As we head back to school this week, I’m thinking about lessons I have learned (and those I still hope to still get) and others that I hope to teach my daughter. She is seven and she is my teacher too. She is kind and wise and open. Always forgiving. By watching and talking with her I’ve become more aware, more flexible, more open myself and it seems every day I get to practice how to become more patient. I’m not too skilled at that yet, but I am definitely working on it.
I wrote about one of the things she taught me over breakfast earlier this year – here it is again. Still makes me happy to think about.
It can be hard to get my daughter to finish her breakfast – or finish anything for that matter.
Between the time she goes to put her socks on and come back out she’s discovered glittery specks on the carpet, a doll that needs dressing and had plenty of thoughts about how to align the couch cushions so she can stand on her head without toppling.
There is, one would say, a certain lack of focus that follows my 6-year-old. I on the other hand, tend to be hyper-focused when I’m on task. Narrow almost. Dogged, certainly.
You can imagine then the confluence of ideas that emerge when my unfocused child is parented by her focused mother. It’s a constant push and pull.
We talked about it the other day. I asked her to come up with a way to hone her focus; to think about how she could take on and complete one task at a time. Of course she was hopping and spinning on one foot while we talked. But, she said she would think it over and come back to me on this. After about five minutes, while braiding her doll’s hair while putting stickers on a paper, she did.
“Mama,” she says. “I’ve been thinking about my focus.”
“Yes. Well, what did you come up with.”
“Mama, my whole job is to wonder. And you know that because you do it too and I just can’t always focus when I wonder and my eyes need to see everything.”
I exhaled and felt love fill me up where the air had been. She is my daughter and she is also my teacher, just like I am hers. And, it’s her whole job to wonder and I know now, that I want her to wonder. To go through life with zest and curiosity and awe. To pay attention and get messy and get into the moments with such zeal and passion that she forgets about everything else.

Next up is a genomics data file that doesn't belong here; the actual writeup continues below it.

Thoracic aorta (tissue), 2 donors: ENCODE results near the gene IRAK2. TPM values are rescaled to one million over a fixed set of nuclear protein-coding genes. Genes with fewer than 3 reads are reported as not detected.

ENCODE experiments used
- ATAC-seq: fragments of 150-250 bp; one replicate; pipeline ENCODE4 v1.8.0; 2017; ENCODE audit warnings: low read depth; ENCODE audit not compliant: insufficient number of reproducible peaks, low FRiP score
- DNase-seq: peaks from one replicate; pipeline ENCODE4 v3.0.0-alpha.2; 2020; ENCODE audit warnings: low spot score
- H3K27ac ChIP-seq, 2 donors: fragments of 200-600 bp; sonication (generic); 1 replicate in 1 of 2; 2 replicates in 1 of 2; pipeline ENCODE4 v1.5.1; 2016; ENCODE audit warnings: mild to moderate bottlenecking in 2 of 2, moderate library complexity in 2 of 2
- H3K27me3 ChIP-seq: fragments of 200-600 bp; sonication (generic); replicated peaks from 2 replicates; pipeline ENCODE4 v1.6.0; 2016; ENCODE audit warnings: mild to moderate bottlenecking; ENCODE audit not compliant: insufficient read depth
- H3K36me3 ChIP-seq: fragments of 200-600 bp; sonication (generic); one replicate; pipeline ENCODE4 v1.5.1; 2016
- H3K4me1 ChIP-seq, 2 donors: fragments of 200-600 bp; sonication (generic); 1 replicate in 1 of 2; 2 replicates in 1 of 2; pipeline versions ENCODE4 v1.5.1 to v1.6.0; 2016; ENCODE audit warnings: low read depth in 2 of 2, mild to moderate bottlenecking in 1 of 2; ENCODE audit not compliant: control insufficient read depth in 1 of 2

It’s not always convenient, for sure. But that’s about me. As a mother then, it requires patience and integrity to figure out when it’s important that she be focused and intent and when it doesn’t matter a twit except to make my life easier.
After all, does it really matter when she gets her socks on as long as she does before the school bus comes? She hasn’t missed the bus yet. Nor, has she ventured out without socks. Though she did forget the shoes once.
What know is that just because she does just about everything differently than I do, doesn’t make it wrong or bad. In fact those are the times I should be paying attention because I have the most to learn.
Relationships are like this. Inconvenient, messy, frustrating. And, they are joyful, fun, interesting. The people we are most connected to in our lives are lives might be the most frustrating as well. But, they also have the most to teach us and they love us enough to do it.
To be patient and aware as this insight comes in even when I’m trying to get the dinner on the table and the bills paid, and the article out then is the challenge for me is the challenge now. But I’m a good student – mostly because I’m focused and intent on learning the lesson. Plus, I have some strategies fall back on when I feel like things are unraveling around here. I’ll tell you what they are in Wednesday’s post.
For now, what are the lessons you are learning from the people in your life? We might not always like what we see, but we can always grow from it.